The Perfect Colombia Itinerary for Backpackers

The Perfect Colombia Itinerary for Backpackers

With its affordable prices, proximity to Central America and other South American countries, and natural destinations, Colombia is the perfect country for backpackers. The Caribbean coast specifically is ideal for backpackers to bounce from one fascinating city or town to another. We’re breaking down the perfect Colombia itinerary for backpackers who want to explore the gorgeous Colombian coast – an area that boasts turquoise water, jungle terrain and warm people.

Day 1: Santa Marta

Historically, Santa Marta is known for being the first Spanish settlement in Colombia. For backpackers, the draw of Santa Marta is thanks to lodging, food and transportation prices that are generally cheaper than in nearby Cartagena. Santa Marta has a charming historic district, complete with town squares, colorful buildings and a tropical ambience. It’s also the closest major city to Parque Tayrona.

So spend your day exploring Santa Marta’s historic district. Stop by the beautiful Cathedral of Santa Marta and La Quinta de San Pedro Alejandrino, the final resting place of Simón Bolívar (the leader who liberated present-day Colombia and neighboring countries from Spain). In the evening, spend some time getting to know other travelers in backpacker-friendly hostels like The Dreamer Hostel in Santa Marta.

Day 2: Parque Tayrona

Parque Tayrona is one of the must-see destinations in Colombia. This national natural park is situated between the Caribbean Sea and the foothills of the Sierra Nevada de Santa Marta Mountain Range. It’s a unique destination because it offers visitors beautiful beaches and exotic, steamy jungles.

You can spend the day hiking, relaxing on the beach or doing a combination of the two. While there are places to sleep in tents near the beach and pricier eco-huts, backpackers can either head back to Santa Marta at the end of the day or continue to Palomino.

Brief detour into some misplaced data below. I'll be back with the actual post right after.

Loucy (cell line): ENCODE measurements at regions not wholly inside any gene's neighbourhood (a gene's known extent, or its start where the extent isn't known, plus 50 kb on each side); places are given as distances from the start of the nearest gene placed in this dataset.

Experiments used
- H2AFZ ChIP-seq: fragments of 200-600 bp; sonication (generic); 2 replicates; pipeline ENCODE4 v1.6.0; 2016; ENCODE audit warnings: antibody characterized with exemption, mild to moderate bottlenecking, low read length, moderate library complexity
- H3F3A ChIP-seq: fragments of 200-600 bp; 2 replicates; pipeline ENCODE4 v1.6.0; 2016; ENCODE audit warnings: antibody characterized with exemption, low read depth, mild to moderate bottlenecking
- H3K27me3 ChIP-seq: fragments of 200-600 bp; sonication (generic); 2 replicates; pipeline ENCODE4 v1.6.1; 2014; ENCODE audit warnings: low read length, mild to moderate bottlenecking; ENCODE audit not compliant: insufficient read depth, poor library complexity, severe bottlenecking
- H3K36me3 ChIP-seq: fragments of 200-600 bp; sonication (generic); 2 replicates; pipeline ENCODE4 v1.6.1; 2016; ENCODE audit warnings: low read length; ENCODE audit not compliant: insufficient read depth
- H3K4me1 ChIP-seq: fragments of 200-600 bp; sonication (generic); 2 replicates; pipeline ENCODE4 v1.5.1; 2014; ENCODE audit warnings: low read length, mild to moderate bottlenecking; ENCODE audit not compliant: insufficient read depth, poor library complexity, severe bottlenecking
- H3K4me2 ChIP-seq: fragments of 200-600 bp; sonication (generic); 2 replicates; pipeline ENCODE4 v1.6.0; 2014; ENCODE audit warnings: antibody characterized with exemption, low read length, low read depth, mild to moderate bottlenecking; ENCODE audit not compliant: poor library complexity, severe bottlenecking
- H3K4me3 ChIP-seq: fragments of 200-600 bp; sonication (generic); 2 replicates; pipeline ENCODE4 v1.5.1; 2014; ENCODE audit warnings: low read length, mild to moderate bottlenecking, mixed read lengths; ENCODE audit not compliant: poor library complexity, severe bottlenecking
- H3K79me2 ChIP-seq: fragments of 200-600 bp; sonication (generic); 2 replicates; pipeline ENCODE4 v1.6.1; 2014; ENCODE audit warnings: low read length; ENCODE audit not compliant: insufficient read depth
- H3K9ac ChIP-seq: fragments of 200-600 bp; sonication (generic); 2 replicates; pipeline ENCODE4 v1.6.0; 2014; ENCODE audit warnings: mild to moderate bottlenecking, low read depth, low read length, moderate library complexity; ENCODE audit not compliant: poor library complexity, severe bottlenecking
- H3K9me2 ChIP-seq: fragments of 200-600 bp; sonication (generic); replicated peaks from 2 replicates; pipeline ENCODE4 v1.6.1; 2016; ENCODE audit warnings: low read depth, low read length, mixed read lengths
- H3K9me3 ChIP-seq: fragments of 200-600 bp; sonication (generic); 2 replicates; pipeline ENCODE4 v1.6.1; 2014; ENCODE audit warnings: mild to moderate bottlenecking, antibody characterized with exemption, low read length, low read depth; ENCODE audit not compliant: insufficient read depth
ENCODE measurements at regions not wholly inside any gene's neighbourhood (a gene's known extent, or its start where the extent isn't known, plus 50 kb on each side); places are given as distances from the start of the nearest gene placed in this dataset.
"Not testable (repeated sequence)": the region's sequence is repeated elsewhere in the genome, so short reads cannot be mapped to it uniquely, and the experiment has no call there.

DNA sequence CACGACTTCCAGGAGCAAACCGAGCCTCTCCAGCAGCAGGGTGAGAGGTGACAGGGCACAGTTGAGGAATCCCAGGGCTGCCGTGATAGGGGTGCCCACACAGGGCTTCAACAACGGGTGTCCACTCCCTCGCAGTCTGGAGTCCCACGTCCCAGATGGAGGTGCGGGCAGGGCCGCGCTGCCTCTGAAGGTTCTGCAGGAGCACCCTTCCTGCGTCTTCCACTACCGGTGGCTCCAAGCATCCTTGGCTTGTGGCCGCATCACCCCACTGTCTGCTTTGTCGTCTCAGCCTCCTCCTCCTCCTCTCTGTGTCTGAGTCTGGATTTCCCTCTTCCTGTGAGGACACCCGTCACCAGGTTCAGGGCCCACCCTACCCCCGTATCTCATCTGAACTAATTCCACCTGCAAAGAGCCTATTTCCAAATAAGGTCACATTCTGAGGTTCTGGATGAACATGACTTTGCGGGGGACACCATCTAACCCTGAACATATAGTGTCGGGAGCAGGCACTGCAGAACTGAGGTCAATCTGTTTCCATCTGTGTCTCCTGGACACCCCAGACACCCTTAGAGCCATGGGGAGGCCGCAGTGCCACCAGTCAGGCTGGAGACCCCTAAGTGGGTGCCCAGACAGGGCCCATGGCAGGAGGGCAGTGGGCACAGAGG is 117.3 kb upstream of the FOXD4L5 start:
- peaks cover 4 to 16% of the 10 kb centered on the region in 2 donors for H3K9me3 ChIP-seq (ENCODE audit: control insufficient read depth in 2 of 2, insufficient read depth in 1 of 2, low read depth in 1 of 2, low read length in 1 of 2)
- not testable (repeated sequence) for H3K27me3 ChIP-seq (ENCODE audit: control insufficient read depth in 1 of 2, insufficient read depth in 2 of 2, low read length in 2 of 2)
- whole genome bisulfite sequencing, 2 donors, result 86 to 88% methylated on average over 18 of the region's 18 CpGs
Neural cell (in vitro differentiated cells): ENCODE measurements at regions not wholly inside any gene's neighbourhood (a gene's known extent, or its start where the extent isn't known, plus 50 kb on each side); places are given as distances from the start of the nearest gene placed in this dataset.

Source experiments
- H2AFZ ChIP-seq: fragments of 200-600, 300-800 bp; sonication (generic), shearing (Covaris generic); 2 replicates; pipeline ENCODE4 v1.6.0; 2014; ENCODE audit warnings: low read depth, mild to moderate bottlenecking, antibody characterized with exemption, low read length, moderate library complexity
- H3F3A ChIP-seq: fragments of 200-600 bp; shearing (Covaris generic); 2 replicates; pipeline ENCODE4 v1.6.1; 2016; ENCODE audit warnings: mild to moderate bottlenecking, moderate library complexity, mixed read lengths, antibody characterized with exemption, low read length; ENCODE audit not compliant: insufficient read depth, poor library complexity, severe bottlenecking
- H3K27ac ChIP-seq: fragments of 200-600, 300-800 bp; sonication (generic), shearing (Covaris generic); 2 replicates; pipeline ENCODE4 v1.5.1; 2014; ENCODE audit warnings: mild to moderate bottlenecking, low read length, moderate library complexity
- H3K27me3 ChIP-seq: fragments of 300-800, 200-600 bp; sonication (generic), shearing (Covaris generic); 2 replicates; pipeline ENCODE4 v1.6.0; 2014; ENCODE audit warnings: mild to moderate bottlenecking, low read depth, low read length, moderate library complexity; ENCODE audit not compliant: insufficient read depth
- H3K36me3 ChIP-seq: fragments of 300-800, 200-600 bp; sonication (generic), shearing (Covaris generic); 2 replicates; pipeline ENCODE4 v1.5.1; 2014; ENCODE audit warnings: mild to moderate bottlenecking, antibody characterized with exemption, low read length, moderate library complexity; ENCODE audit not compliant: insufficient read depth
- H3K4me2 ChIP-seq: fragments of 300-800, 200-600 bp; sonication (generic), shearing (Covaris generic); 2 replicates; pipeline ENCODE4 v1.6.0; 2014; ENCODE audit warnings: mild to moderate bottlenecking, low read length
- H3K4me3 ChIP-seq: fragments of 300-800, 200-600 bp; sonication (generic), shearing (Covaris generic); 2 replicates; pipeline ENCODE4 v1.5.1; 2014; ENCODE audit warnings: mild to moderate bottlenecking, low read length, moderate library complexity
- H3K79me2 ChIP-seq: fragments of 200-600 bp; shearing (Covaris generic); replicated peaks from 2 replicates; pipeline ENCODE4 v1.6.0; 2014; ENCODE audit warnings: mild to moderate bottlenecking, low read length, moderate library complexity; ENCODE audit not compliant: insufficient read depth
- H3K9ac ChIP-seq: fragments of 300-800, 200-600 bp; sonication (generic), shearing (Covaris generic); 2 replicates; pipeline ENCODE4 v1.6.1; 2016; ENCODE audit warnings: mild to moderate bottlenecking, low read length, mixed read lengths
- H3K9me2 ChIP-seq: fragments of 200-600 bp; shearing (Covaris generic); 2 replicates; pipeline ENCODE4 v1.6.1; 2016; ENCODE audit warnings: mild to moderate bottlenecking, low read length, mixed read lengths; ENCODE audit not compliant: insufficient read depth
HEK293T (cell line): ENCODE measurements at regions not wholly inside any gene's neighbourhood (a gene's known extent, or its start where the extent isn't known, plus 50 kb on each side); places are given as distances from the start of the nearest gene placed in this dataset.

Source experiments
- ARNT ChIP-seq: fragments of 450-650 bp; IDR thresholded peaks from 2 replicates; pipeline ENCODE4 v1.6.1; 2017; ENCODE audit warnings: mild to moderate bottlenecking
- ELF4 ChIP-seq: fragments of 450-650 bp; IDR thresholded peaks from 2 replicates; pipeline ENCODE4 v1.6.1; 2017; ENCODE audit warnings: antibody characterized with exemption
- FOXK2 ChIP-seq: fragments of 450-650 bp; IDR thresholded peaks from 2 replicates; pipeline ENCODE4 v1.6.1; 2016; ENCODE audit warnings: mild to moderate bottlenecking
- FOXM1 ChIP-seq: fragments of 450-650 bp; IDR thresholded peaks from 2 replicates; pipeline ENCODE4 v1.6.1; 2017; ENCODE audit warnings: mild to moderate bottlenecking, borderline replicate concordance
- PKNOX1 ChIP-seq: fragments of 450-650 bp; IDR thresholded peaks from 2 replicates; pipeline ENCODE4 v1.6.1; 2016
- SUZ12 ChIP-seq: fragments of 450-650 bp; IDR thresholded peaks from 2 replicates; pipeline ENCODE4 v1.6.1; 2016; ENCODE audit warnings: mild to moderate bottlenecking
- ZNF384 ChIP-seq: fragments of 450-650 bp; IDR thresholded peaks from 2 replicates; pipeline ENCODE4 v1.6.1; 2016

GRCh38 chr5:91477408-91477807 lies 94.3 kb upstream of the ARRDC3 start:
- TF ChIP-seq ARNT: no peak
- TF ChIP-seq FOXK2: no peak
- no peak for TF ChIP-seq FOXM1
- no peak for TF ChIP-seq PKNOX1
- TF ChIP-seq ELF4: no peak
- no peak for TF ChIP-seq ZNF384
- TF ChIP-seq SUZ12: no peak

Day 3: Palomino

Palomino is a backpacker haven to the east of Parque Tayrona. It’s located about 2 hours by car or bus from Santa Marta. Upon arriving in Palomino, you’ll immediately notice the relaxed beach vibes. This isn’t the place for travelers who want the 5-star experience, rather Palomino has a variety of hostels. Some hostels are very basic, while others like The Dreamer Hostel in Palomino offer more amenities like a pool, billiards table, massages and a restaurant.

Pass your time relaxing by the beautiful beach. The area is tranquil and isn’t over run with people like other beach vacation spots around the world. It’s also an ideal place to learn to surf.

Day 4: Palomino

Spend another day in Palomino by going tubing down the Palomino River or hiking to Quebrada Valencia, a gorgeous waterfall that can be reached by bus then by walking through the jungle for 20 to 30 minutes. Or maybe you just want to spend another day soaking up the sun on the beach.

Day 5: Minca

Minca is situated in the mountains and therefore might be a welcomed break from the tropical heat in Santa Marta and Palomino. The small town is located about an hour by car or bus from Santa Marta. So you can visit on a day trip from Santa Marta, but it’s recommended to stay there for at least a night. The town is more developed than Palomino, but it’s definitely not as big as Santa Marta or Cartagena. Walk through the town or get around by the many moto-taxis who offer rides for a few thousand pesos.

Minca is popular with cyclists and multi-day bike tours start there. If peddling up mountains isn’t your thing, Minca also has interesting coffee tours and chocolate tours.

Day 6: Santa Marta

Make your way back to Santa Marta. Use the small airport in Santa Marta to continue your adventure to another Colombian region such as the Andes or the Amazon. Just be sure to plan your backpacking adventure now before Colombia becomes overrun with tourists. With these beautiful destinations and improved security, it’s bound to happen.